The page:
"I continue to create new clothes because by continuing to introduce new things, I believe that my creations can trigger a change in something somewhere on earth. There are ways to directly talk about environmental conservation and participate in movements, but I do not want to go down that path. It may be a round about way of going about it, but I want to speak through my creations directly to the senses. I want people to realize the issues through that."
"I do not create on the basis that I continuously create new things and if they become slightly old, I throw them out. Of course we have leftover inventory because we launch new collections twice a year. I try to sell everything at the original price the best I can. I launched a store in Tokyo that combines recycling and design. In the last five years, I opened approximately 40 pop up stores throughout the world including Berlin to sell all my inventory. From a business perspective, in some ways, it is tough. If creators are serious, they all tend to end up poor."
I feel that the last comment I quoted here cannot be more true coming from her. Yohji Yamamoto, another Japanese designer who has been around as long as she has, and is often painted by the same brush as an avant-garde creator from Japan, went bankrupt. He admitted to being too creative and not business savvy enough.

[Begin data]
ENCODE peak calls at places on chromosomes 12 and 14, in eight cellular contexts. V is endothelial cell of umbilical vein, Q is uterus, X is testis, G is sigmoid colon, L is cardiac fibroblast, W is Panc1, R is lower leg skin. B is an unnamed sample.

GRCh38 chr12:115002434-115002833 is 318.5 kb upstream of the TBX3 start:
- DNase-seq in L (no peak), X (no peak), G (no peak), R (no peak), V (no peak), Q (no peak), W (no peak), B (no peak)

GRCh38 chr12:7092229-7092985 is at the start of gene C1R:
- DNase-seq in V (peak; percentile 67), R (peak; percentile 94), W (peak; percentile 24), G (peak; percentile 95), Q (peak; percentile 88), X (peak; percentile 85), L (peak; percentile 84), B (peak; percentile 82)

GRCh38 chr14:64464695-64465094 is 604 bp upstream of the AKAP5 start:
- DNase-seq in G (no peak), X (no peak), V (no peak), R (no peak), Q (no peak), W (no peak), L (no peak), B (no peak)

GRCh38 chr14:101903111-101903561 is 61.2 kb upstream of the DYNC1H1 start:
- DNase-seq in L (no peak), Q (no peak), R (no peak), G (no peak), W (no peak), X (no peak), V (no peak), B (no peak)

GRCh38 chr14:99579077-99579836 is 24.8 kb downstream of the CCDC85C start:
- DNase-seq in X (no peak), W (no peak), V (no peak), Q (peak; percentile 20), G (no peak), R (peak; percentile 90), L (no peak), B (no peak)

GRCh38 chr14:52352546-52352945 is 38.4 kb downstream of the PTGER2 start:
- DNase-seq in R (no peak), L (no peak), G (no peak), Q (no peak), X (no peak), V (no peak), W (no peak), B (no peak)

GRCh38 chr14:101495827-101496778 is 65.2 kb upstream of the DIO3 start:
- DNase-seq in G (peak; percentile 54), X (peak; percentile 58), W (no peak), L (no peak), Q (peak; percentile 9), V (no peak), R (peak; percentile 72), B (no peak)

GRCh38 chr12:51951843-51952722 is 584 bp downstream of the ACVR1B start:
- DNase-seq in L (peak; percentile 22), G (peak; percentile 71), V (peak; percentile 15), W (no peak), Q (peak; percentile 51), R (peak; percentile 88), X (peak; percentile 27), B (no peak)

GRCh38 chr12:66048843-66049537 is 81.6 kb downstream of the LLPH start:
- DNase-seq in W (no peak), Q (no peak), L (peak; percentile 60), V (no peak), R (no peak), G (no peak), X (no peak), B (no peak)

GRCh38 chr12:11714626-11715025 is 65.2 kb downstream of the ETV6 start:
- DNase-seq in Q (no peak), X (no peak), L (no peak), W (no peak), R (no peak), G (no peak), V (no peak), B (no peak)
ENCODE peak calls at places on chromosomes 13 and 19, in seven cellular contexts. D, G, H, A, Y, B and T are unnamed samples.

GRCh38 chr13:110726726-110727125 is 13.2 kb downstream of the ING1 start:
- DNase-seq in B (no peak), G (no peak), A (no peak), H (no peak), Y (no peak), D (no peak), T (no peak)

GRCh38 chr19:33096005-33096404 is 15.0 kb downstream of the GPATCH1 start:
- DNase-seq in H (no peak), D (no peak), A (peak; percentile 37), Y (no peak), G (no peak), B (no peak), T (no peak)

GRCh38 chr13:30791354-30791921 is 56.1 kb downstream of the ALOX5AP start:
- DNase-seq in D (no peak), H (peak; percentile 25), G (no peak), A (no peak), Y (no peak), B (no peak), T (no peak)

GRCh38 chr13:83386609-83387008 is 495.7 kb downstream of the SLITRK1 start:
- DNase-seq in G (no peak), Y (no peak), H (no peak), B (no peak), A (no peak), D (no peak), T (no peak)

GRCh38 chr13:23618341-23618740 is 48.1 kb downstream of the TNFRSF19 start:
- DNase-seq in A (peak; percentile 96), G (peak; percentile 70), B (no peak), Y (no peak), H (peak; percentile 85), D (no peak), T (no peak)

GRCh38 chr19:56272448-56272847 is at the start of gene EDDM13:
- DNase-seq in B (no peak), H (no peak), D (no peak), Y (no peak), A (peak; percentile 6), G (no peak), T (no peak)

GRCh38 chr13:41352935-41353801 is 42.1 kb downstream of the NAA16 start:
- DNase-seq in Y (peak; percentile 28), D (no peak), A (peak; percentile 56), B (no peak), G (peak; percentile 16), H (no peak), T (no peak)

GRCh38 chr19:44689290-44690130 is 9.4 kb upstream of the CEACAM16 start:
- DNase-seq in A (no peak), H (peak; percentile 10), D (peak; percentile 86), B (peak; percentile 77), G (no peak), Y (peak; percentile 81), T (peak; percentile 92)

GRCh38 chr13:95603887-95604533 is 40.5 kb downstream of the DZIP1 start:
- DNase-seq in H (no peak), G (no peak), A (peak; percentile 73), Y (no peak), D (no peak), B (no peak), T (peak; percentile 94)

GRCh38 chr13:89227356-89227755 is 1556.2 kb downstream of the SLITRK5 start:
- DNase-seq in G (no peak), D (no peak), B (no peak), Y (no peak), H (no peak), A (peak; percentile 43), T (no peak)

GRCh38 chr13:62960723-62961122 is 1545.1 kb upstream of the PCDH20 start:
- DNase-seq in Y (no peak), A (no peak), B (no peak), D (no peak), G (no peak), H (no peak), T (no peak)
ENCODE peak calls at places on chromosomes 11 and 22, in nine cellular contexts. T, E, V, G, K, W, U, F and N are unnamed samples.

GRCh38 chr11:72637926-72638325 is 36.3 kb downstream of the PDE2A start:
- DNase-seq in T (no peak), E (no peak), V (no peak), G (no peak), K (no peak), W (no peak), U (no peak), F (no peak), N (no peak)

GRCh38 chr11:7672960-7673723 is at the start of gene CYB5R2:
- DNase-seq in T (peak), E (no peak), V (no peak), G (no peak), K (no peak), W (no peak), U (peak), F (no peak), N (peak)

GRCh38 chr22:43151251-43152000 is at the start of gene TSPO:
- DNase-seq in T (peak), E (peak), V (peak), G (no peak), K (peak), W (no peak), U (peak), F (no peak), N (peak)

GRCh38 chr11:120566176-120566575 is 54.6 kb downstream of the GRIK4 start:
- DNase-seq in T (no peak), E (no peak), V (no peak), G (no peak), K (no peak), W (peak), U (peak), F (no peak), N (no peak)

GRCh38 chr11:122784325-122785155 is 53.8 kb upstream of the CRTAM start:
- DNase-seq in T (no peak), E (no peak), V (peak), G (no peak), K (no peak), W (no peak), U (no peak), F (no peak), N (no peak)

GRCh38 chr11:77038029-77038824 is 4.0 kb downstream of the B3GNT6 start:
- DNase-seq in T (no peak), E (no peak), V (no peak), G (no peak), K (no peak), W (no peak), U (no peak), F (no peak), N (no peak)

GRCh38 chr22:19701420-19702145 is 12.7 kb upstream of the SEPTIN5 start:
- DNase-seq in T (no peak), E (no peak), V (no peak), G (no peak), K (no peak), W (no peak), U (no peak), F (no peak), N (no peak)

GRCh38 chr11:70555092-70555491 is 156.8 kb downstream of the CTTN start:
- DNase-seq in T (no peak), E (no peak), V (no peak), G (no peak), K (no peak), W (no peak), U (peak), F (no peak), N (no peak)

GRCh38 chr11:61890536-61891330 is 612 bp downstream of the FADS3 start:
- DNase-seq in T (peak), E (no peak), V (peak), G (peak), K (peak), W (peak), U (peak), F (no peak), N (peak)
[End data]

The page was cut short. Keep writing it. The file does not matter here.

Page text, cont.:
Though he has since been rebuilding his business with the help of new investors, some in the Industry have said that Yamamoto's woes were not in his ignorance about the commercial aspect of his brand, but that he was surrounded by people who spoiled him too much. That they treated him like a god and never challenged him enough, and as a result, he became the emperor who walked around naked without realizing how ridiculous he looked or rather, how dated and repetitive or rather, predictable, his collections had become. 
On the other hand, insiders are not shy to talk about the passionate and heated arguments Kawakubo has with her husband. Of course, "she is right and he has peace" in the end, but perhaps this is one way she managed to keep a more firm grasp of the environment around her compared with Yamamoto. 
I have always admired Rei Kawakubo for her business savvy as well as her creations, though I admit it took me a long time to realize her greatness. 
I came of age during the "designer and character brands boom" in Japan of the 1980's. Mine was the first generation to skip the coming of age ceremony in favour of queuing up at a branded boutique on the first day of mark downs. My peers and I went crazy over the loud creations of Kansai Yamamoto and of such brands as PERSONS and MIKI HOUSE. 
We were in college when Tina Turner strutted the stage in Azzedine Alaia and Versace was the outfit to wear to such discos as the Maharaja and Velfare.